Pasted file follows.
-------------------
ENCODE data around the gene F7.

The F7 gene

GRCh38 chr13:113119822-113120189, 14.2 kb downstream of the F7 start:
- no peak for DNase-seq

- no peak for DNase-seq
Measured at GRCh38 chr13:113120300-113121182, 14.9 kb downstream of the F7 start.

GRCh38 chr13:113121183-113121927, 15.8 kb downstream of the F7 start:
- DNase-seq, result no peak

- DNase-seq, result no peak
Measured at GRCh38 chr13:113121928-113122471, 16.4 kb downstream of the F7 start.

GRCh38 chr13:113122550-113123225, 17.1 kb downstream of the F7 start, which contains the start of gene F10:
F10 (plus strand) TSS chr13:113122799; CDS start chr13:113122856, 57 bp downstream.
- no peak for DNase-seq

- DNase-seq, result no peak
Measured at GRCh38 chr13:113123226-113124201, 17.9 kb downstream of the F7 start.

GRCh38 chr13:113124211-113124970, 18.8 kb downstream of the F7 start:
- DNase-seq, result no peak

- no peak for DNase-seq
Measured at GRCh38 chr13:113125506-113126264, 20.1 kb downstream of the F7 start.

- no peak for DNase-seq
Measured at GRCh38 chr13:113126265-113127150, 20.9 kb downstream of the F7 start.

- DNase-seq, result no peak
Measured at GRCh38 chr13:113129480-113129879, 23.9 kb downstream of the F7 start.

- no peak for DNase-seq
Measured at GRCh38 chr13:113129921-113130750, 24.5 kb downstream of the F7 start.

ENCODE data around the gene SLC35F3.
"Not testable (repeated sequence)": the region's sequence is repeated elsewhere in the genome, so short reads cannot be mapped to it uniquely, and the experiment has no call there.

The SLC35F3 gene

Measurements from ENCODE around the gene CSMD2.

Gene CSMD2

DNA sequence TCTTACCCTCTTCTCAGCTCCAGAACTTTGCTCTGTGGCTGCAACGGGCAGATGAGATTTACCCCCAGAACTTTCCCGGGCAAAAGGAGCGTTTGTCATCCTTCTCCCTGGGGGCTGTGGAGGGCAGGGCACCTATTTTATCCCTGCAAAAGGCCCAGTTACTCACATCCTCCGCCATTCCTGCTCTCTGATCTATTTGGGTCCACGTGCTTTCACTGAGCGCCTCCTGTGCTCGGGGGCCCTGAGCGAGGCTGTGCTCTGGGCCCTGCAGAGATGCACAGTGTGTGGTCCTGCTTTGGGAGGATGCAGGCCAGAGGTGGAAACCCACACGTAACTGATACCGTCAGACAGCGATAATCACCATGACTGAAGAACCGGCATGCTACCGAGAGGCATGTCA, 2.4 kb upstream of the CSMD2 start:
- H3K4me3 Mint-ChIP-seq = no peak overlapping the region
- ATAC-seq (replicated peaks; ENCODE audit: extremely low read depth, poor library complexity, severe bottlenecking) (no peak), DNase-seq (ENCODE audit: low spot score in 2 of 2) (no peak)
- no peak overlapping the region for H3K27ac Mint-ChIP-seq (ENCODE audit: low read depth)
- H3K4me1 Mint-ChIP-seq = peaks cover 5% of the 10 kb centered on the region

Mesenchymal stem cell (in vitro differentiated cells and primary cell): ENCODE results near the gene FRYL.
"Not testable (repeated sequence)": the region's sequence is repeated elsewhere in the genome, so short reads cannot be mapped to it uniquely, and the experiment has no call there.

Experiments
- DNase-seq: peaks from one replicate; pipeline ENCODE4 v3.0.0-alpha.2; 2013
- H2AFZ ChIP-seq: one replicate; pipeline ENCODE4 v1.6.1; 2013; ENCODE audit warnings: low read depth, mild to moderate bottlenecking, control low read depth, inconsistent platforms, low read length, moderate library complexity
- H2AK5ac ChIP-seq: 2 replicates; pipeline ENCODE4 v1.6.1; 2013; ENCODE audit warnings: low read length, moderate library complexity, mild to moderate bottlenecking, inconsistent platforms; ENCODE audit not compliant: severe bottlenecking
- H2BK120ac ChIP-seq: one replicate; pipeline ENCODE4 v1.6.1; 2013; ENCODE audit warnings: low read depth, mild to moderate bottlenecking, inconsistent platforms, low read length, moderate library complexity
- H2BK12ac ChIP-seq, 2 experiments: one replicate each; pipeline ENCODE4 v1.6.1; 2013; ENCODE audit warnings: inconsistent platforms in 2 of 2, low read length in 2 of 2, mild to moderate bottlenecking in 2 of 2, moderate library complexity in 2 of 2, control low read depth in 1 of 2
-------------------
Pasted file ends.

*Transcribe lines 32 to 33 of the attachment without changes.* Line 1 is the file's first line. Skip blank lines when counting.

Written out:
- H3K4me3 Mint-ChIP-seq = no peak overlapping the region
- ATAC-seq (replicated peaks; ENCODE audit: extremely low read depth, poor library complexity, severe bottlenecking) (no peak), DNase-seq (ENCODE audit: low spot score in 2 of 2) (no peak)